Homesteading and Livestock
Self-reliance and sustainability in the 21st century.

Get Rid Of Scaly Leg Mites on Chickens


Above: scaly leg mites can be more difficult to spot in feather-legged breeds like Brahmas.

Scaly leg mites are parasites that lodge and reproduce underneath the scales on chickens' legs. This results in a typical look of uneven, crusty, deformed scales, and can lead to impaired walking, infection, loss of toes and, in extreme cases, even death.

Some of our chickens are Brahmas or Brahma crosses, which means they have feathered legs, and so an infestation of scaly leg mites is less easily visible. When I noticed that our alpha rooster, a handsome and docile Black Brahma, is afflicted, his condition was already pretty advanced, and I knew I have to begin treatment immediately.
Most home treatment options for scaly leg mites suggest dipping the bird's legs in mineral oil or petroleum, and then slathering them in Vaseline. The goal of this is to smother the mites. The treatment is then repeated after an interval of a week or two, to take care of the nits that might have hatched in the meantime.
It struck me, while reading this, that this kind of treatment is similar to combating head lice (which, after all, are a lot like mites in many ways). I have gone through purgatory two years ago, when my daughters had a persistent infestation of lice, and I still had a bottle and a half of anti-lice spray sitting under my bathroom sink. The active ingredient of it is dimethicone. In a stroke of inspiration, I decided to try it on my Black Brahma, figuring that if it's safe to use on children's scalps, it should be alright for chicken feet.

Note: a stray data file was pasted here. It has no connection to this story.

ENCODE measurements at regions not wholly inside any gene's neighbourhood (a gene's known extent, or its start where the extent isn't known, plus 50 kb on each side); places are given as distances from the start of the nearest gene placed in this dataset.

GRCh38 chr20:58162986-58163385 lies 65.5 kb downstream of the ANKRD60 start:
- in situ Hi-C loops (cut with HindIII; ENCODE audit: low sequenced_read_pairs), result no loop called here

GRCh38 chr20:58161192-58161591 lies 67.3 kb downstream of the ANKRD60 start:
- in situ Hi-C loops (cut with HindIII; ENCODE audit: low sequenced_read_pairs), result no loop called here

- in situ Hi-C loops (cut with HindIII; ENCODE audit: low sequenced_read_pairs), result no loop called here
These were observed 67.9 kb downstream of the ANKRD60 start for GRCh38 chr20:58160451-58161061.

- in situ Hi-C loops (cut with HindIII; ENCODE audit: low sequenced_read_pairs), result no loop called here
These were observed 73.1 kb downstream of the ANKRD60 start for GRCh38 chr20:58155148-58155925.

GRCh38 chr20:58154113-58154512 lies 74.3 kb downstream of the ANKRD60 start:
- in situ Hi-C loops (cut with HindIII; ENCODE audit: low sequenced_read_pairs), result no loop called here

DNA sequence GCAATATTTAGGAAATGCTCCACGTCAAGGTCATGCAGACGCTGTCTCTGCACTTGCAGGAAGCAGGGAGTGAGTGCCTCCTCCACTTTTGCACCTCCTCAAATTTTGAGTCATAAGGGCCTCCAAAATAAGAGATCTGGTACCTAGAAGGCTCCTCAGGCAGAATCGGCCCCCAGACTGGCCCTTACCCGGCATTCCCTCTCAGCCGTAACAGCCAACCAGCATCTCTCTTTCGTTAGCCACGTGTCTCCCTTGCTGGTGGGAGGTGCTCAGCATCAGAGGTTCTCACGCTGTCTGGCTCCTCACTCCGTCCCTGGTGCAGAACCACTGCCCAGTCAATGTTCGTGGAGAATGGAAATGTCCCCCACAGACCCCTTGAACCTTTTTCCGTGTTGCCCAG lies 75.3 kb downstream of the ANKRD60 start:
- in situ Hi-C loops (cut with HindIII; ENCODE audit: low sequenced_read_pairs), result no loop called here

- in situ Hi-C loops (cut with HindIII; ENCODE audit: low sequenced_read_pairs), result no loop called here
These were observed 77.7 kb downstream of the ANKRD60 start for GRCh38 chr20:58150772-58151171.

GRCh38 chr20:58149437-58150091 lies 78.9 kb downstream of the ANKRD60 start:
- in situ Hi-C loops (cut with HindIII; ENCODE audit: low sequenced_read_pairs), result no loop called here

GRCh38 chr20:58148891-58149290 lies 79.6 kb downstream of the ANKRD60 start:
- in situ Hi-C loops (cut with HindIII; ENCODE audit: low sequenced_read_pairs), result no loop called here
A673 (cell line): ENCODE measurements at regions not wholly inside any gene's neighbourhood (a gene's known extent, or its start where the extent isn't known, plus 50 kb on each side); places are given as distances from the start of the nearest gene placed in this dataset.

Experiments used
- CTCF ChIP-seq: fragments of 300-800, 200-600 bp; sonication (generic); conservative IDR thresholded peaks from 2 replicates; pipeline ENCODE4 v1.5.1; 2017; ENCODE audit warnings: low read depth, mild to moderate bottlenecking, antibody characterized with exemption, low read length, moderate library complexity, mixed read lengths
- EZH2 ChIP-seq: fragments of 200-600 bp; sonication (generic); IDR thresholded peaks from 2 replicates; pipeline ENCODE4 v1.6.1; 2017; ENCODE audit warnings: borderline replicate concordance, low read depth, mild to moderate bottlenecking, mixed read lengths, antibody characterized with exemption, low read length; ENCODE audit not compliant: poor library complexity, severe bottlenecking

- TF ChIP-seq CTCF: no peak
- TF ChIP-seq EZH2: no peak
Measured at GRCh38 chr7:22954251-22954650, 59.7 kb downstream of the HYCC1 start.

Unlike dipping, which involves capturing the chicken (not very convenient with a large rooster - Brahmas are among the heavier breeds), spraying can be done quickly and efficiently once the flock has gone up to roost. I sprayed my Brahma at twilight, carefully covering every spot of his feet and legs.
A few days later, I was happy to see that the awful dead grey scales are beginning to fall off. I've noticed another chicken who is suffering from this condition, and I'm going to treat her in the same way. I'm really pleased to have discovered this simple, quick, no-mess way of treating scaly leg mites, and will keep it in my arsenal of chicken home remedies.